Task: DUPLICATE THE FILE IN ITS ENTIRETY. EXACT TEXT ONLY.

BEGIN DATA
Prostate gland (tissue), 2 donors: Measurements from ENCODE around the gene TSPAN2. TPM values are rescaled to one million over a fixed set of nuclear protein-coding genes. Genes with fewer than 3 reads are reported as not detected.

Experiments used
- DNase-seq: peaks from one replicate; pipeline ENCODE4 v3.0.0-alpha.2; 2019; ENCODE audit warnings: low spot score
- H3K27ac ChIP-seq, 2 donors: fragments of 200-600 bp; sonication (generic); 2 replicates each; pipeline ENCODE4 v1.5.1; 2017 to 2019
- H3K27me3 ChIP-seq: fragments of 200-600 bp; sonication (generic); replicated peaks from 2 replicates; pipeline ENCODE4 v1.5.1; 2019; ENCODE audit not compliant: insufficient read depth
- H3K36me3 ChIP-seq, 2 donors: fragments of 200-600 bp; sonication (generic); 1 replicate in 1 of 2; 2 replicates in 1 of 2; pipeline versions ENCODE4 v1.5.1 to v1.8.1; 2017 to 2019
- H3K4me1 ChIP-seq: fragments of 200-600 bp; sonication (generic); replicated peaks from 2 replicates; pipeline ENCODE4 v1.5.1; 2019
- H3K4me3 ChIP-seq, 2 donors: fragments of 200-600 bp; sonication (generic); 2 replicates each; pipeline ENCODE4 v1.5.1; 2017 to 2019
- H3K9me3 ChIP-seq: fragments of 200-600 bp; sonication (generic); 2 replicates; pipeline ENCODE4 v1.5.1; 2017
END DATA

Prostate gland (tissue), 2 donors: Measurements from ENCODE around the gene TSPAN2. TPM values are rescaled to one million over a fixed set of nuclear protein-coding genes. Genes with fewer than 3 reads are reported as not detected.

Experiments used
- DNase-seq: peaks from one replicate; pipeline ENCODE4 v3.0.0-alpha.2; 2019; ENCODE audit warnings: low spot score
- H3K27ac ChIP-seq, 2 donors: fragments of 200-600 bp; sonication (generic); 2 replicates each; pipeline ENCODE4 v1.5.1; 2017 to 2019
- H3K27me3 ChIP-seq: fragments of 200-600 bp; sonication (generic); replicated peaks from 2 replicates; pipeline ENCODE4 v1.5.1; 2019; ENCODE audit not compliant: insufficient read depth
- H3K36me3 ChIP-seq, 2 donors: fragments of 200-600 bp; sonication (generic); 1 replicate in 1 of 2; 2 replicates in 1 of 2; pipeline versions ENCODE4 v1.5.1 to v1.8.1; 2017 to 2019
- H3K4me1 ChIP-seq: fragments of 200-600 bp; sonication (generic); replicated peaks from 2 replicates; pipeline ENCODE4 v1.5.1; 2019
- H3K4me3 ChIP-seq, 2 donors: fragments of 200-600 bp; sonication (generic); 2 replicates each; pipeline ENCODE4 v1.5.1; 2017 to 2019
- H3K9me3 ChIP-seq: fragments of 200-600 bp; sonication (generic); 2 replicates; pipeline ENCODE4 v1.5.1; 2017